Freezing and Thawing

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Our Guest Writer is a multi-instrumentalist and the producer of more than 160 projects, which have won 10 Canadian Gold and Platinum records, 4 American Gold records, 23 Juno and 2 Grammy nominations, and sold over 8 million copies. He is also a committed vegetarian, gardener and activist who makes really great cookies! 

Ken Whiteley has been a friend to the market since its inception, and this week, he shares his well-practiced knowledge of putting food by for winter. He writes:

Freezing and Thawing


It’s that time of year when it can be really cold one day and sunny and warm the next.  As the days get so much brighter, the farmers are busy planning the coming spring and summer’s crops.  In the meantime we all still have to eat.


For those of us who like to eat local and organic as much as possible it can be a challenging time.  Sure there are still local root vegetables and we’ve been lucky that Nith Valley’s supply of potatoes is still hanging in, along with turnips, carrots, celeriac and beets.  To add some zest to those choices, my answer has become the freezer!


My close, personal relationship with freezers began many years ago when I lived on an organic farm near Beaverton, ON and I bought an old upright freezer second hand.  I finally traded that away to Ted Thorpe for a flat of strawberries one June and we bought a new fridge with the largest freezer compartment we could get. (During this pandemic we broke down and bought an additional small chest freezer.)

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While I also have done “canning” over the years, preserving summer tomatoes in mason jars, it takes a lot of work and attention to detail.  Freezing on the other hand is easy.  A bushel basket of Kooner’s roma tomatoes? No problem, quickly wash them, put them on a cookie sheet in the freezer and once they’re frozen bag them up in freezer bags. Then you can pull out a single tomato when mixing up a curry or a dozen for a great, fresh tasting tomato sauce.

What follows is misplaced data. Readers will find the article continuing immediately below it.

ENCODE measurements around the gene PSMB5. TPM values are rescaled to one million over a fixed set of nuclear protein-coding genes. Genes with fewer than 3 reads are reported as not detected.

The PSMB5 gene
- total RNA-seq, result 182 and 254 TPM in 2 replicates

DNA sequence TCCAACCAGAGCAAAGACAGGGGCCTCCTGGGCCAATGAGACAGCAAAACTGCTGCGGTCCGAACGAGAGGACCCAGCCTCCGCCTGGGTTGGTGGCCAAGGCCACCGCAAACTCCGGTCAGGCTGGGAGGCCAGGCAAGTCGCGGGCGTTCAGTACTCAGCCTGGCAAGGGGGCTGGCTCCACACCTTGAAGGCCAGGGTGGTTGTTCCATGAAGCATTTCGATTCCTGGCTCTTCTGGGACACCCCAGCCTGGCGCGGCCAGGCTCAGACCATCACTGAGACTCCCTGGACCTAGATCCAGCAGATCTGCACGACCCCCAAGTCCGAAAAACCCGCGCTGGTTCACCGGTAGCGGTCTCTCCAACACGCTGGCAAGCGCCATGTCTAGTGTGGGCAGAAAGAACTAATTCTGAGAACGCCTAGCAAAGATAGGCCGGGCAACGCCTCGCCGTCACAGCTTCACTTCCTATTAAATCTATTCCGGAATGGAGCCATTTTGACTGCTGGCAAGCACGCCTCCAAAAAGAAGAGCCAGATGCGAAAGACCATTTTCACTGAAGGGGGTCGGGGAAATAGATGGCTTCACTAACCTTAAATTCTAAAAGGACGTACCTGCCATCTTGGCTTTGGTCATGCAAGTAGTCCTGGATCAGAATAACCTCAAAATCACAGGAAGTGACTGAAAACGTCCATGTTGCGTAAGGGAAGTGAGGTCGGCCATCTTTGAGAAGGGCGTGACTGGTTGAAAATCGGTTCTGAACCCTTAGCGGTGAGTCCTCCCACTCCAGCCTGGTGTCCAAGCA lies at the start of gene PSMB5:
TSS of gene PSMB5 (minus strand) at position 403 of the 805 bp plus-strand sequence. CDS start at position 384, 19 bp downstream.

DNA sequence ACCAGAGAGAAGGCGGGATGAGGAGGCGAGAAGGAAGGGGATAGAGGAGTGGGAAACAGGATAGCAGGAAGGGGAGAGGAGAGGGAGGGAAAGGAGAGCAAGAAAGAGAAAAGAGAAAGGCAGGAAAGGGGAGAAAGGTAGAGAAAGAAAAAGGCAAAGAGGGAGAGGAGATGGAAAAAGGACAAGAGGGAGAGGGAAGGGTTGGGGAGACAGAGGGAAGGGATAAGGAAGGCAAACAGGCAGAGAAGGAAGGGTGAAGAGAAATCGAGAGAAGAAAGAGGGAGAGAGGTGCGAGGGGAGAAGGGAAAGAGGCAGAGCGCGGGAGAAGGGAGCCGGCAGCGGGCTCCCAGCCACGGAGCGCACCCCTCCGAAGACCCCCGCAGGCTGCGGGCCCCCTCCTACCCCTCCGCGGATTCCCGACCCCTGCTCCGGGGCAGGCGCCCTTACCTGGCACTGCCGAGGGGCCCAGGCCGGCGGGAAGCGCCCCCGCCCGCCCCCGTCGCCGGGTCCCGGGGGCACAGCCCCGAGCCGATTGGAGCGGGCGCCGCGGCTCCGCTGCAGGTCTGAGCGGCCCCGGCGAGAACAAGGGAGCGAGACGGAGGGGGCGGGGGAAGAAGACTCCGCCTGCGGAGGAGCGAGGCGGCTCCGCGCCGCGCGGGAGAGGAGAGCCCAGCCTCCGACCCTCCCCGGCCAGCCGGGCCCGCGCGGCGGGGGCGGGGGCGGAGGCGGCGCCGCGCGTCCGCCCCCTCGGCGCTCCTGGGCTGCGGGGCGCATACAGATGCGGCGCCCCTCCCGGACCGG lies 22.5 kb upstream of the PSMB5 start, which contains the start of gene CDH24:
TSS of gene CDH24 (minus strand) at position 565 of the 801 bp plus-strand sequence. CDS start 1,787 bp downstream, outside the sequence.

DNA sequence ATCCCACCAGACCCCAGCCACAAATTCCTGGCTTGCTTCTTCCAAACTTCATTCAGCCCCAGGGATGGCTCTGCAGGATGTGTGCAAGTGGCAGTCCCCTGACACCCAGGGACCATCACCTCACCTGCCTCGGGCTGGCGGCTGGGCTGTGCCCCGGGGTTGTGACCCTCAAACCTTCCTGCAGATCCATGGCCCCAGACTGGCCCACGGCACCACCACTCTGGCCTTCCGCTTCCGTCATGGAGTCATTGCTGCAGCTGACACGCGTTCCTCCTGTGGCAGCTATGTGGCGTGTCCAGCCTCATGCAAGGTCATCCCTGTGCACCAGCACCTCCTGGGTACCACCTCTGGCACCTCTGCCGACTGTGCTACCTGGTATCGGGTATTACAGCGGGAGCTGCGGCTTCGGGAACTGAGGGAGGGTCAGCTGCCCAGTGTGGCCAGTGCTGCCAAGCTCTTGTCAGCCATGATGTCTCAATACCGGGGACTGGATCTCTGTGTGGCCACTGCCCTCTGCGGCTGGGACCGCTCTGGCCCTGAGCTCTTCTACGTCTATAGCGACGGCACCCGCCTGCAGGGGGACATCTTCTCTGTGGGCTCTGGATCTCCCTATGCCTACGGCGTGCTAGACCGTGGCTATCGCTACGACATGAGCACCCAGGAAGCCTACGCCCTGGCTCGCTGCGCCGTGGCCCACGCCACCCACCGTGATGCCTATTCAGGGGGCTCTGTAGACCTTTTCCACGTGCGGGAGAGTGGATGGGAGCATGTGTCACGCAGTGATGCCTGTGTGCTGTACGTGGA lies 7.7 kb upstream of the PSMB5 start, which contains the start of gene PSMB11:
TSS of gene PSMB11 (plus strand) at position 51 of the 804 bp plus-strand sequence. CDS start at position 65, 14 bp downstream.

I love eggplants.  Remember when you could get 3+ pounds of specialty eggplants at the market for $8?  I cut them up, sautéed the pieces in olive oil and then froze them in large ice cube trays.



Peppers can be cut and frozen in slices or pieces, again, laid out on a baking sheet so that the individual pieces can be easily removed from a freezer bag.


Is your garlic starting to either dry out, rot or beginning to sprout? In June I buy up garlic scapes, which are relatively inexpensive, put them in a food processor with a little olive oil, and freeze them in ice cube trays just like you would for basil or pesto.  Speaking of basil, the dried stuff can’t compare with the sweet summer aroma you get from a frozen cube or two in a tomato sauce or vegetable soup.  One important tip with the frozen scapes is to put them in glass jars since even in freezer bags their garlic scent can permeate your freezer.


Green beans and peas can be parboiled and bagged.  Corn is even sweet enough to be frozen right off the cob.  Strawberries, peaches and sour cherries, tomatillos, coriander … the list of possibilities is almost endless.


So by all means, join the farmers in assembling your seeds and maybe even plant a little lettuce or spinach in a cold frame soon.  But you can also start planning all the great fruits and vegetables you can freeze this coming summer.

Speaking of so many things that grow, Audrey McDonald just sent us a picture of a hand of bananas growing happily in the greenhouse where she rents space!


We would love to see how your mushrooms are growing! Look at these fungi go!

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This is the last week to get Nature’s Way popcorn and sweet potatoes before they take a short break to prepare for the busy season ahead.

The Sosnickis will return in May. Jessie says,”We are now going mad hatter in the ol’ glass greenhouse! We really need this time to grow!”

Sundance Harvest is off this week as well because they are battling aphids, the most common plague for greenhouse growers!

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Fortunately Nith Valley has come to our rescue with fresh greens, storage vegetables and an assortment of their free-range chicken.


Repair Café will be at the market taking your broken and busted beauties away for fixing and mending. We’ve seen toaster ovens, hand fans, professional microphones, blenders, suitcases, belts, carts, sewing machines, and lots more roll through the depot. Even if you don’t have any fixables hanging around your house you can check in with your friends and neighbors and help stop more “junk” from piling up in landfills. 

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